The incidence rate of cervical cancer (CC) is higher among African American (AfAm) women compared to white women and AfAm women are twice as likely to die of the disease. Alarmingly, rates of CC incidence and mortality among AfAm women in Michigan are not only twice that of white women in the state but incidence is higher than that of AfAm women nationwide . This is despite the fact that in Michigan, Pap test, the primary screening test for CC, is higher among AfAm women compared to white women.
Another pathway to reducing racial disparities in CC outcomes is vaccination against the human papillomavirus (HPV). There is consensus among advisory and advocacy groups for routine vaccination among females age 11-12 years, with administration to girls as young as 9 years and “catch up” vaccinations (for missed doses in the 3-dose series) for girls up to 18 years of age. Such recommendations reflect an acknowledgement of HPV vaccination as a primary strategy to prevent CC. These recommendations also place much of the responsibility of vaccine-related decision making on parents, who generally make healthcare decisions for children. Despite these recommendations, a number of reports indicate that rates of HPV vaccine uptake (e.g., initiation and series completion) is lower among AfAm girls. Compared to girls, there is a death of data describing uptake among boys, regardless of race. Consistent barriers to HPV vaccine uptake identified in the scientific literature are low HPV vaccine-related knowledge and lack of physician guidance about the vaccination decision (e.g., no prior discussion with a physician about vaccination or no physician recommendation), suggesting that interventions addressing barriers to vaccine uptake should focus on increasing knowledge in this area and encouraging parents to have discussions with a healthcare provider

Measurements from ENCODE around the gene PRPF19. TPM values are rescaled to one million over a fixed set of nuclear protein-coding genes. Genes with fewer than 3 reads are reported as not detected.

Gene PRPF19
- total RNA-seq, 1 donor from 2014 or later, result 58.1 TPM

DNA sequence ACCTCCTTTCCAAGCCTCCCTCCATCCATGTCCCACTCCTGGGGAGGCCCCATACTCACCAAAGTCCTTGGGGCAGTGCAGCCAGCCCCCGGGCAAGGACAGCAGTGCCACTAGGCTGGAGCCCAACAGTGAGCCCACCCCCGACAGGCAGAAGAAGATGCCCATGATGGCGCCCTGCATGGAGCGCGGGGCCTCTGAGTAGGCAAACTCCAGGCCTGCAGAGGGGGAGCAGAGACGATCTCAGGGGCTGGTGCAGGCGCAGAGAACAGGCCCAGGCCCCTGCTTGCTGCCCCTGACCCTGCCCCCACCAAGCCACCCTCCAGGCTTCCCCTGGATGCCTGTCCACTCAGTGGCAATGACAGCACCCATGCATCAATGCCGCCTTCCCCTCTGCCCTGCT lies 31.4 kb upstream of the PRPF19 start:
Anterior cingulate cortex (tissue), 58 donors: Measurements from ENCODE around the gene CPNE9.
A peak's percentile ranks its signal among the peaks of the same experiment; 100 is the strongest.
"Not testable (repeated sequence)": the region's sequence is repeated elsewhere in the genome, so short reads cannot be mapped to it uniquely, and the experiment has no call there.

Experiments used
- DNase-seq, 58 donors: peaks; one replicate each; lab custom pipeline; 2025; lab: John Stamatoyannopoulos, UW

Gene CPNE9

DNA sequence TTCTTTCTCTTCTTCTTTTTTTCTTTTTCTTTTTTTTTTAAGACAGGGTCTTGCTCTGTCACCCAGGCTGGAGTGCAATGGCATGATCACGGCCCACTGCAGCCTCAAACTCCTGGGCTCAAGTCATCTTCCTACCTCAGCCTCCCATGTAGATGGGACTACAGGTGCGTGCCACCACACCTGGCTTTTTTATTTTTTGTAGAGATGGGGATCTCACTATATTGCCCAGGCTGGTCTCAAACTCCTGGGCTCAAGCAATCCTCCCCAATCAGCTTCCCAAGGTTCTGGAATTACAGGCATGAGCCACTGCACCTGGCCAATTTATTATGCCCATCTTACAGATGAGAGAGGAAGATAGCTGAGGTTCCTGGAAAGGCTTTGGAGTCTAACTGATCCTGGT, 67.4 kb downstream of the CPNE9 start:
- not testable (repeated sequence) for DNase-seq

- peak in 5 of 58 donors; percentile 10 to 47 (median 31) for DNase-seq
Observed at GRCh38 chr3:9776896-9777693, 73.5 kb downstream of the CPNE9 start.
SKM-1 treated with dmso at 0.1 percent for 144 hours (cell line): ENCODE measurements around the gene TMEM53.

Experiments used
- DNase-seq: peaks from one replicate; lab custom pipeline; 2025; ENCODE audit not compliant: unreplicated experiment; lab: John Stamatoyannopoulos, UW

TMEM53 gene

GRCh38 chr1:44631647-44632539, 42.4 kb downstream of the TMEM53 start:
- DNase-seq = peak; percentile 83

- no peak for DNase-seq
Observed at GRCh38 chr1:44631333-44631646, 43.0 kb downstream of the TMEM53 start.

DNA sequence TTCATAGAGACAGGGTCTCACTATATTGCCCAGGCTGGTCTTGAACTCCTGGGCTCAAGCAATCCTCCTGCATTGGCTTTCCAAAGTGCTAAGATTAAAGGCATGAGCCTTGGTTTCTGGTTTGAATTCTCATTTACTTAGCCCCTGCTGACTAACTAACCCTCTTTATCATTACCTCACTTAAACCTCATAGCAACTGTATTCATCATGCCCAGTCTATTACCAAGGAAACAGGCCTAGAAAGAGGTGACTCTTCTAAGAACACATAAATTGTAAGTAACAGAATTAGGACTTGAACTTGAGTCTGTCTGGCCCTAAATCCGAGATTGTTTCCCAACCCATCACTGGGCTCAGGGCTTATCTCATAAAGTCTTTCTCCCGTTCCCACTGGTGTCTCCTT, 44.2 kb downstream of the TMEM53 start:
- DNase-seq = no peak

The broad goals of the proposed research are to improve the quality of AfAm parents’ decision making related to HPV vaccination, to increase the level of shared decision making between AfAm parents and healthcare providers, and to increase overall access to HPV vaccination. We will draw upon the reach of the Witness Project of Detroit to move this work forward.